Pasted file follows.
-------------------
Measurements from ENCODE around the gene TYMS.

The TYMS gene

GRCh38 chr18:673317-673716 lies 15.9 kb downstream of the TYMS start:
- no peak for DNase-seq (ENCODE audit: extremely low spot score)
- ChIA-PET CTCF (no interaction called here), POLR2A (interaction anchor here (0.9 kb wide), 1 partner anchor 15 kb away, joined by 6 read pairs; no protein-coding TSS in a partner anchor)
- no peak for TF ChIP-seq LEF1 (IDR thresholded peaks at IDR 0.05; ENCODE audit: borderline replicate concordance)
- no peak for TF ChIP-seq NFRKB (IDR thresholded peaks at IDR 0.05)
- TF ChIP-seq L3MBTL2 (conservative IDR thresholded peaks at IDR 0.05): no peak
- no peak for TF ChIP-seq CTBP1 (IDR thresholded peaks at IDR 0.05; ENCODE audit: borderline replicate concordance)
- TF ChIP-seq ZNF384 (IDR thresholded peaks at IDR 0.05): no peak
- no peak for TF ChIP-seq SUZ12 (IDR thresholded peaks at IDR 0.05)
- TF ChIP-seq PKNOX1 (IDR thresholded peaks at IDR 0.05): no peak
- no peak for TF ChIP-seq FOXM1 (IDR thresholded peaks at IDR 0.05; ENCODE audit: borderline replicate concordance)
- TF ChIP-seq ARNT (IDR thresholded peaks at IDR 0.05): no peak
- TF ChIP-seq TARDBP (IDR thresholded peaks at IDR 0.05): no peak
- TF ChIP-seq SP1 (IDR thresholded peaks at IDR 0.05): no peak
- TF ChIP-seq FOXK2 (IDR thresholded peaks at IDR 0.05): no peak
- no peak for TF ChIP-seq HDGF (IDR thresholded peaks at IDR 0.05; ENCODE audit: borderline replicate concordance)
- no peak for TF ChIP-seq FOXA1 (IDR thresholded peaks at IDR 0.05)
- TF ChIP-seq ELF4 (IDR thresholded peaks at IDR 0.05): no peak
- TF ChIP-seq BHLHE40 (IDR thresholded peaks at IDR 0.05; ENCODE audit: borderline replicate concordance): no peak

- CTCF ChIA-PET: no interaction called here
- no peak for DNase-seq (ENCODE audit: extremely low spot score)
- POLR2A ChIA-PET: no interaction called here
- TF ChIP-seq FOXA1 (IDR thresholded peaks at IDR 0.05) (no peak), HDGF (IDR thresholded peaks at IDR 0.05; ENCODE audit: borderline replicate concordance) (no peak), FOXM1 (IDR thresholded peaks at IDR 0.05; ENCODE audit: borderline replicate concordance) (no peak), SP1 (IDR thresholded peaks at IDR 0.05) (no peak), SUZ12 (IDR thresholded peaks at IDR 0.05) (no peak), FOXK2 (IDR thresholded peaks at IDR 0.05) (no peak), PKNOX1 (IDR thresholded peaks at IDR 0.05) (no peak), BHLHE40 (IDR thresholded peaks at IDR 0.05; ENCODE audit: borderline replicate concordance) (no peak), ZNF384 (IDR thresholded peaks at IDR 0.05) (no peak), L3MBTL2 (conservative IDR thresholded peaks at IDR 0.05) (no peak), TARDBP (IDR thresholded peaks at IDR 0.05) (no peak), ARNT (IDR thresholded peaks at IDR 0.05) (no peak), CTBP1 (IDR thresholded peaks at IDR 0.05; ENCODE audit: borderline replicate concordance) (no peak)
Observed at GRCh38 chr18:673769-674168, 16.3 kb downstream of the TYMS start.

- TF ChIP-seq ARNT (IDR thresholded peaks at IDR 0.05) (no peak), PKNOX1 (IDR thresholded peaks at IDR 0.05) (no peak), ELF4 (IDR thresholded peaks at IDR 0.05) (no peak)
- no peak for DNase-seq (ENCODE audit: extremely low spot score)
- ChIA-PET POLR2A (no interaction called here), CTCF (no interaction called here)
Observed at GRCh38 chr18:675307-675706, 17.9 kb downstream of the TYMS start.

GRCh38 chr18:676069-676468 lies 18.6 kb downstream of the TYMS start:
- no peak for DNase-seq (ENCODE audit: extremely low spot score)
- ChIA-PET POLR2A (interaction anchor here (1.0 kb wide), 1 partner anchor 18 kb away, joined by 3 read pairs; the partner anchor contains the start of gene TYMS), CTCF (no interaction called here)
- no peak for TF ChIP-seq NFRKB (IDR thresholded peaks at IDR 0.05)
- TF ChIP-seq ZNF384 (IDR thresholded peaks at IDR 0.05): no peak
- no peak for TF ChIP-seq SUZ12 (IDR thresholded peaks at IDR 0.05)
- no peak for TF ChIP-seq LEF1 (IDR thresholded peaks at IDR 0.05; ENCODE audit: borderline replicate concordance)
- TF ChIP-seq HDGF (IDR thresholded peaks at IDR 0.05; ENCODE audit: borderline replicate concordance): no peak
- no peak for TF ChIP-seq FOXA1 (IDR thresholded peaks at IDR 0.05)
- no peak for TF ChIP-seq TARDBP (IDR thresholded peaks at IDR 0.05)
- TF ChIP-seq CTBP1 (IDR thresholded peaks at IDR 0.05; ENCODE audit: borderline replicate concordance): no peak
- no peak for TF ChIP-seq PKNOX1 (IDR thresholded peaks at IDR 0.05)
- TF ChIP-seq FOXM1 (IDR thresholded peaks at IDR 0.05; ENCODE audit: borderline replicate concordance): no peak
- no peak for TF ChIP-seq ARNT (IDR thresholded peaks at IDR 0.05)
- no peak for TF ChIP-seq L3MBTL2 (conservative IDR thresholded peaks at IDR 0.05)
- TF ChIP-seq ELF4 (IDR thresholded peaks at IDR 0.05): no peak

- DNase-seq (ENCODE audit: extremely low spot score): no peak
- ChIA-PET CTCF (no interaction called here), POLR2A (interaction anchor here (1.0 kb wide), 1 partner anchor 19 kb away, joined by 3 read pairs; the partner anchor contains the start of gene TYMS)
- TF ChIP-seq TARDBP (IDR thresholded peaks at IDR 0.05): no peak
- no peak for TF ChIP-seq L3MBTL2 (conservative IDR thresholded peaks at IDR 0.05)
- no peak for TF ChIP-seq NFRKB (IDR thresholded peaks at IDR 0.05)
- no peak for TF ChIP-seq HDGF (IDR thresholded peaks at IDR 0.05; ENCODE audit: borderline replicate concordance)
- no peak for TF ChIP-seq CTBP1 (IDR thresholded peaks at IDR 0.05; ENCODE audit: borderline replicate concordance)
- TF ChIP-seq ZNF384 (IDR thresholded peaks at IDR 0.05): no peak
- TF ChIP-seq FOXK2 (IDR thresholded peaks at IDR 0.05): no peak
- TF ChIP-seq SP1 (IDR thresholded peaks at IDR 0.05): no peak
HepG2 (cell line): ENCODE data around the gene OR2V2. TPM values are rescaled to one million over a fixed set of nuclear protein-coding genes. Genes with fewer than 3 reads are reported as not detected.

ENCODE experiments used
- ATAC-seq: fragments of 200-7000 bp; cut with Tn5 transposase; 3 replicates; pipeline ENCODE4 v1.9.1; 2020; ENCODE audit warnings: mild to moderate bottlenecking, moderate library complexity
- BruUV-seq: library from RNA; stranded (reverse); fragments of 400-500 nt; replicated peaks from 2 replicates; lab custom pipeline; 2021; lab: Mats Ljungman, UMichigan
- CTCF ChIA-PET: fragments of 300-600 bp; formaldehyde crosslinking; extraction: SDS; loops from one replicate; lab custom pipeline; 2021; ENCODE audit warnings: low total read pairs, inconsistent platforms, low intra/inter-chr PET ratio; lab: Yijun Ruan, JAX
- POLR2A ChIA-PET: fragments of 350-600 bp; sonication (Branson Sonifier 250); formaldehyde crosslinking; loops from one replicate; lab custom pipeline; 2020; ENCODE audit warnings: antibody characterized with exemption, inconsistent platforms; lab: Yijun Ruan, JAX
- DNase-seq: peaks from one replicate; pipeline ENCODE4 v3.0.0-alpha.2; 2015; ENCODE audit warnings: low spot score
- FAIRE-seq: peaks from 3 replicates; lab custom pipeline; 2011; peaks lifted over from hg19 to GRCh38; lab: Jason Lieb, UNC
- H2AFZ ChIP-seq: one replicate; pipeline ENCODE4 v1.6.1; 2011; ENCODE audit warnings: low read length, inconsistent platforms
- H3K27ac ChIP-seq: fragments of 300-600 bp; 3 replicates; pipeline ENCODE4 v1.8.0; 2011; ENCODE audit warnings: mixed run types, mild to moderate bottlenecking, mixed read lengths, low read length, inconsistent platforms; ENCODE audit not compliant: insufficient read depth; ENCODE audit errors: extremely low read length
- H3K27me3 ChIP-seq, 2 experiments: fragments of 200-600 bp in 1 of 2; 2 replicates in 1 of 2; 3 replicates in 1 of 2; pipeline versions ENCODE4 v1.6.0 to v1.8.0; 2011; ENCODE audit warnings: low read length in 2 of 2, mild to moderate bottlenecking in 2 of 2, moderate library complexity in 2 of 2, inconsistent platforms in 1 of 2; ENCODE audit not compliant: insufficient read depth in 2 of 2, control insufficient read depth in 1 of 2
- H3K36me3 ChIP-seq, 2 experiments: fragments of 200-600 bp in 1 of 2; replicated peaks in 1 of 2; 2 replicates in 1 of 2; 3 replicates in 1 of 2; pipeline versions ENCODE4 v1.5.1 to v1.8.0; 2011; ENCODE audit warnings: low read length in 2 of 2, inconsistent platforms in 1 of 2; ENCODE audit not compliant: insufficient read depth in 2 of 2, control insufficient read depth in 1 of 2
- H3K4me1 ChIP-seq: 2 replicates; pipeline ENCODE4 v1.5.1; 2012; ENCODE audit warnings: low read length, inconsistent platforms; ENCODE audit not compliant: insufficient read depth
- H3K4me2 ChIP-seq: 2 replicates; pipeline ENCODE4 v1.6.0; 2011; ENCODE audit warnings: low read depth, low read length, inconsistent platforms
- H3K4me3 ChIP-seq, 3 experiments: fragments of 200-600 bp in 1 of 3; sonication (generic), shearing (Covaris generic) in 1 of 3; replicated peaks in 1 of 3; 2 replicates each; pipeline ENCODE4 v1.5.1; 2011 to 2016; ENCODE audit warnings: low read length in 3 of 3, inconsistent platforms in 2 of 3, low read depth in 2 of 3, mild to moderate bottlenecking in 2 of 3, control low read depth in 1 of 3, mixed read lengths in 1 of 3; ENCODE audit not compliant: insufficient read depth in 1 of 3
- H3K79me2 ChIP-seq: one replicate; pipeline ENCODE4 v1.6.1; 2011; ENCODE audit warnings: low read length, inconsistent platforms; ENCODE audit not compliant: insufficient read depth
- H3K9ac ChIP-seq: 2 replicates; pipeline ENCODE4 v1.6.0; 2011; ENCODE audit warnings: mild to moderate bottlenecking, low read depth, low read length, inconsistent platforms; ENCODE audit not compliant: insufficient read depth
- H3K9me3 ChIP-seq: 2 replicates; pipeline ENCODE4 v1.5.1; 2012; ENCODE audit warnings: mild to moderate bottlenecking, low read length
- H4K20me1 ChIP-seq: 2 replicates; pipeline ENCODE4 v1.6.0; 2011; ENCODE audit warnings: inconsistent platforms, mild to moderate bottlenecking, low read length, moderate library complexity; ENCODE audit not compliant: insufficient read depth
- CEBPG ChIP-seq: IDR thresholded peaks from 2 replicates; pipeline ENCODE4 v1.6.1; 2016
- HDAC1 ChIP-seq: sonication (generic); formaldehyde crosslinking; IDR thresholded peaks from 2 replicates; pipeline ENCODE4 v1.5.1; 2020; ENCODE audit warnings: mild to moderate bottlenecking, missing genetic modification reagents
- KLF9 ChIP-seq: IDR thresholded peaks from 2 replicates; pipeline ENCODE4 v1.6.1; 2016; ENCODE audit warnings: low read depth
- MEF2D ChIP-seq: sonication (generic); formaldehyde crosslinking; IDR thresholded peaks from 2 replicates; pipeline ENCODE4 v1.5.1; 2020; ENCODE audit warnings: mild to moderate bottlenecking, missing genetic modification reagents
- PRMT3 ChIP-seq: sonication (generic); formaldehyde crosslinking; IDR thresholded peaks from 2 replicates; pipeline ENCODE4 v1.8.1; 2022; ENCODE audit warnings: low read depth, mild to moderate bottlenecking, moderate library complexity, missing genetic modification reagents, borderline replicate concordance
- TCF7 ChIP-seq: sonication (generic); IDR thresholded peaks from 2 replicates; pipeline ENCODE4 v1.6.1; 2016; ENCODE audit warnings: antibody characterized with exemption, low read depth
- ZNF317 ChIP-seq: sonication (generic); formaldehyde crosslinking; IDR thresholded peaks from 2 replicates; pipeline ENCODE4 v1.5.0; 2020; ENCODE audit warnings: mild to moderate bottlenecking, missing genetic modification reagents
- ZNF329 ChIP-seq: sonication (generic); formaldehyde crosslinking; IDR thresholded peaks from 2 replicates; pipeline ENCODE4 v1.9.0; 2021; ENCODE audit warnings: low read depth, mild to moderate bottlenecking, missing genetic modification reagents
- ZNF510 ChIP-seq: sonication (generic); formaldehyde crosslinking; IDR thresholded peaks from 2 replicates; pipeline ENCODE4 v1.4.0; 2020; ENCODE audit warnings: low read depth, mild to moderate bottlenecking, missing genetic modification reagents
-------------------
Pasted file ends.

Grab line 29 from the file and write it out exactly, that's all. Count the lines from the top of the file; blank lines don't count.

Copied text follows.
- ChIA-PET POLR2A (no interaction called here), CTCF (no interaction called here)